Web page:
If we base our perceptions of Palestine on news accounts, we imagine ruined towns, rubble and people throwing stones at Israeli tanks. We view Palestine as a place ruled by chaos, paranoia and violence. These assumptions may be true, but the new exhibit at The Station, "Made in Palestine," reveals other truths. The work, while reactionary, isn't indicative of blind violence. Rather, it exudes thought, melancholy and deeply imbedded rage against Israeli occupation.
According to The Station, "Made in Palestine" is the first exhibit of contemporary Palestinian art ever displayed in the United States. The 23 artists represented live in the West Bank, Gaza and parts of Israel. With tensions in the region high, it should come as no surprise that not all of these artists were able to attend the Houston opening last month. "It was a small problem we ran into," says curator Tex Kerschen, "but a big problem for them."
Artist Jawad Ibrahim, according to Kerschen, "secured his paperwork and went through the various checkpoints to get to the airport in Jordan, but was turned back for no reason." Another artist, Ashraf Fawakhry, a Palestinian Arab living in Israel, successfully shipped his installation piece Line 13 to Houston, but failed to deliver himself. "He succeeded in getting visas to enter the U.S.," says Kerschen, "but was denied visas to leave Israel." Rula Halawani's photograph series Negative Incursion, a series of black-and-white negative prints depicting the aftermath of skirmishes between Palestinians and Israelis, is also on display. She, too, was denied exit from Israel to attend the opening. Kerschen chalks it up to bad timing. "A bunch of violence erupted around the time she was leaving," he says.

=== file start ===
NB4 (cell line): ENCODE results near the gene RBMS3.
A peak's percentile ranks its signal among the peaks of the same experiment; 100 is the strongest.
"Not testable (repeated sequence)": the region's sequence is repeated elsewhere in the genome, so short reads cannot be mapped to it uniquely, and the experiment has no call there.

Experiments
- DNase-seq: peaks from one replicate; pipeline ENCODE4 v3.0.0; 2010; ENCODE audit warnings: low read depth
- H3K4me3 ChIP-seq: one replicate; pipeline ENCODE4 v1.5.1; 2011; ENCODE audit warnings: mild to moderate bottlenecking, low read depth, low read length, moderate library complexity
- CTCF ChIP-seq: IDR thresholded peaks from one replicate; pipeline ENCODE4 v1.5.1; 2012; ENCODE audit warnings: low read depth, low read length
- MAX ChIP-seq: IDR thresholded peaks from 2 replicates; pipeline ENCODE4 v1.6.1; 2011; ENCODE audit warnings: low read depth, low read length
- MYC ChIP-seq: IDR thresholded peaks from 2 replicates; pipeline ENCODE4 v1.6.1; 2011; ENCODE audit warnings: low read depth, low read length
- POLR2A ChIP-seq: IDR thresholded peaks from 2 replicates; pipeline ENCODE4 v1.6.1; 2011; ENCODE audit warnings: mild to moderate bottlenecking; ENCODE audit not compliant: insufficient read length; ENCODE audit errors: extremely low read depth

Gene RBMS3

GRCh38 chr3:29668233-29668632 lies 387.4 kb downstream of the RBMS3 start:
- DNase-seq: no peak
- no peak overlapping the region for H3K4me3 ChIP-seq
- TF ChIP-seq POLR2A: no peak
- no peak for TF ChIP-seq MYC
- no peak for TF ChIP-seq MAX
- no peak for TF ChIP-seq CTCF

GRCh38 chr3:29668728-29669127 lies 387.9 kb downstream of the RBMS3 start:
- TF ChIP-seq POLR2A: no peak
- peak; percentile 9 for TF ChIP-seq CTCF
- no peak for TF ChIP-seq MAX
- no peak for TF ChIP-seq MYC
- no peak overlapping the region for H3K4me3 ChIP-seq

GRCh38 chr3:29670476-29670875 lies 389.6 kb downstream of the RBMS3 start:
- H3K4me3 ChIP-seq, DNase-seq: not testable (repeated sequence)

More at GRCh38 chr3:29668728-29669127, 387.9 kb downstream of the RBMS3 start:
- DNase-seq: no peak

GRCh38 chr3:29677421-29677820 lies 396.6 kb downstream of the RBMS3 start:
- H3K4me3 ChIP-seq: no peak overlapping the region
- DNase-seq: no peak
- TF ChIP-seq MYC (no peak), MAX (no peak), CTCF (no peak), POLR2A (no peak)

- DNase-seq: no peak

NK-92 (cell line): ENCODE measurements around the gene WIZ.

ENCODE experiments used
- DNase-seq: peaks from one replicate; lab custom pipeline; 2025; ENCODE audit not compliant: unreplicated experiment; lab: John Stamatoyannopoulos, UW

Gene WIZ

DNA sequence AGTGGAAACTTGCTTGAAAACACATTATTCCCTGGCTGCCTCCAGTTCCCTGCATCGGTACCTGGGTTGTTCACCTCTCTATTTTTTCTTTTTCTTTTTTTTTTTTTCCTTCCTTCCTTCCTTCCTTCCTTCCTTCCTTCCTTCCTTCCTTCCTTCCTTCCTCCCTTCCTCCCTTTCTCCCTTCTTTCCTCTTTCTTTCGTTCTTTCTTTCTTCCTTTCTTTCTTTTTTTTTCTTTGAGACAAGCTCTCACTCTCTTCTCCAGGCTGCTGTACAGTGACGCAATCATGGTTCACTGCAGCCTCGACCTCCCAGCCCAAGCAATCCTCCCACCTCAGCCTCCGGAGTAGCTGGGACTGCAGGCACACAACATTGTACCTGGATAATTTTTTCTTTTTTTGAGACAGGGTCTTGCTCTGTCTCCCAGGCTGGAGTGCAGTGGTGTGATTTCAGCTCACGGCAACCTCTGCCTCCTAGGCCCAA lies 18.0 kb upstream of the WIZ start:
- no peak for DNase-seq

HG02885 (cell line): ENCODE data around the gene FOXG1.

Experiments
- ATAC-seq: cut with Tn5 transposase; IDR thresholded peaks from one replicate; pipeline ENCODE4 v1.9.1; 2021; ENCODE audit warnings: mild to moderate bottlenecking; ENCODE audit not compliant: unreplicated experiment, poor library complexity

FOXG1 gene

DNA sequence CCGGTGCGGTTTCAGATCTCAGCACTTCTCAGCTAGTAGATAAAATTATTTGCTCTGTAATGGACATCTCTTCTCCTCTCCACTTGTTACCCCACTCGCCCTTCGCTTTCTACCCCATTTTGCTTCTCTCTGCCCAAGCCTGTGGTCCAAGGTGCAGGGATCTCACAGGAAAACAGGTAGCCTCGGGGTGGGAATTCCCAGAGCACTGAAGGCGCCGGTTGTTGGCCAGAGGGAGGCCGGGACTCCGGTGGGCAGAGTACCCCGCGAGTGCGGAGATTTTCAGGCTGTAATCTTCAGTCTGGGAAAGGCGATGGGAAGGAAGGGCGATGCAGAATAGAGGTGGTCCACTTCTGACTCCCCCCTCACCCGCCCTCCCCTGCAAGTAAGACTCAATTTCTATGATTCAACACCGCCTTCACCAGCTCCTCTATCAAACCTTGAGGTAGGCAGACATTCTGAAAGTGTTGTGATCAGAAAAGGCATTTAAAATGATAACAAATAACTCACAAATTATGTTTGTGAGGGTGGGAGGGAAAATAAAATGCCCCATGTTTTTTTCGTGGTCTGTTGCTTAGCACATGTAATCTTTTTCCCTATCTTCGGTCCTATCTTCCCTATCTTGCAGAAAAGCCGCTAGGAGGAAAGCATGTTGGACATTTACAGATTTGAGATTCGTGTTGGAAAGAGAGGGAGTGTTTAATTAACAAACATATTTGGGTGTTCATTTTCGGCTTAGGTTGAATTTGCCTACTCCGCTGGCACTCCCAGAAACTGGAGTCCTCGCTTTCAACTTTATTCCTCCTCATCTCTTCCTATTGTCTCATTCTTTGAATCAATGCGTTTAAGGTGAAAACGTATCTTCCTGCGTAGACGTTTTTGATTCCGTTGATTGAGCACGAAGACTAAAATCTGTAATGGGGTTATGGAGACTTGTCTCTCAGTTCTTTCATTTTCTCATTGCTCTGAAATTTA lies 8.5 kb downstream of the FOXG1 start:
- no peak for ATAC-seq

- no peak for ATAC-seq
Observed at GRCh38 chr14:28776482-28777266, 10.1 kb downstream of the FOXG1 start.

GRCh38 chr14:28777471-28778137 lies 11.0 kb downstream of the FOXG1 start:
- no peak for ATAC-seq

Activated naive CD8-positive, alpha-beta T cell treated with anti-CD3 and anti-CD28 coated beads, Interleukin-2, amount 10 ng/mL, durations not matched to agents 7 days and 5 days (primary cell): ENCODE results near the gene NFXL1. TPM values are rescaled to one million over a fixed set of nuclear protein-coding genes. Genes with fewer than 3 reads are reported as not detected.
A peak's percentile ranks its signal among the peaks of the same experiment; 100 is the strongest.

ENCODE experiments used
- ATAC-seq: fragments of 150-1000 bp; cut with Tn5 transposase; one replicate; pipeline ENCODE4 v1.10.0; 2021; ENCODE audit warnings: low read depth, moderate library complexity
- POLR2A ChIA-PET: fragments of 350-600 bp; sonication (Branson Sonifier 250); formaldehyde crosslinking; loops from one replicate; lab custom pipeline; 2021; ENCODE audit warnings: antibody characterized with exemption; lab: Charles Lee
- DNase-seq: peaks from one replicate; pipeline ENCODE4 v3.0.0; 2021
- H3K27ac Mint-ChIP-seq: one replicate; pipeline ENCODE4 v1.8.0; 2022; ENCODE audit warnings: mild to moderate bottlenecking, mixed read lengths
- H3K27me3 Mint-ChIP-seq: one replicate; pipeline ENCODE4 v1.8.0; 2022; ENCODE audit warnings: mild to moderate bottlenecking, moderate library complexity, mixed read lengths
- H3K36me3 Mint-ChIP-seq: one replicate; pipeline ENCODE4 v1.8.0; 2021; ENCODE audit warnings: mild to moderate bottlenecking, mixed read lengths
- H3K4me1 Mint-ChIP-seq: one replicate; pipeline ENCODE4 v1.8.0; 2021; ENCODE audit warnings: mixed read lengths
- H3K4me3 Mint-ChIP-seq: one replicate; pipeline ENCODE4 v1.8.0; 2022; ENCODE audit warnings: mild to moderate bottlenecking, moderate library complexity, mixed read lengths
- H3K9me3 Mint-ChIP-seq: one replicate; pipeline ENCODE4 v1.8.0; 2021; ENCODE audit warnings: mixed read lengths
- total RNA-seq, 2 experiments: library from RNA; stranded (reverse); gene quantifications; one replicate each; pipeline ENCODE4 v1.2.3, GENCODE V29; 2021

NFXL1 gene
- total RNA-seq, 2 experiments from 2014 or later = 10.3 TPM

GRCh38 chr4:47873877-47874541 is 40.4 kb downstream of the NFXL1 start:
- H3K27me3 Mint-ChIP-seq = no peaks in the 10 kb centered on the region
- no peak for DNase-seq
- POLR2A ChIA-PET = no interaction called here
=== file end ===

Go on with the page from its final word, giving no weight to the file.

Frustrating as it sounds, the day-to-day hassles of travel within the region seem trivial when juxtaposed with the deep injustice many of these works convey. "Made in Palestine" is concerned with issues of life and death. Emily Jacir's piece, Memorial to 418 Palestinian Villages which were Destroyed-Depopulated, and Occupied by Israel in 1948, is a refugee tent with the names of those villages printed on its sides and roof. It represents a ghostly sanctuary to the lost souls of Palestinian history. Another work, Suleiman Mansour's I Ismael, depicts a man deteriorating from a healthy state into malnutrition, echoing the Palestinian state of crisis and decay.
Particularly engaging is Abdel Rahmen Al Muzayen's drawing series Jenin. In one, a Canaanite woman is kneeling with both arms poised to throw two stones simultaneously. On her scarf, hanging behind her at her heel, is a drawing of decimated buildings and rubble. The look on her face isn't one of anger but rather triumph. Of course, the piece is a reference to the Jenin massacre, a result of Israel's 2002 invasion. While the subject matter is horrific, the drawing exudes calm. An act of violence is transformed into worship. It's a fascinating, if disturbing, piece that could be construed as Palestinian propaganda.
"The exhibit conveys the humanity of the people," says Kerschen. "It illustrates the Palestinian struggle -- the human rather than political." He's right. The works do resonate with emotion and humanity, but for Palestinians, those emotions are tied inextricably to political struggle.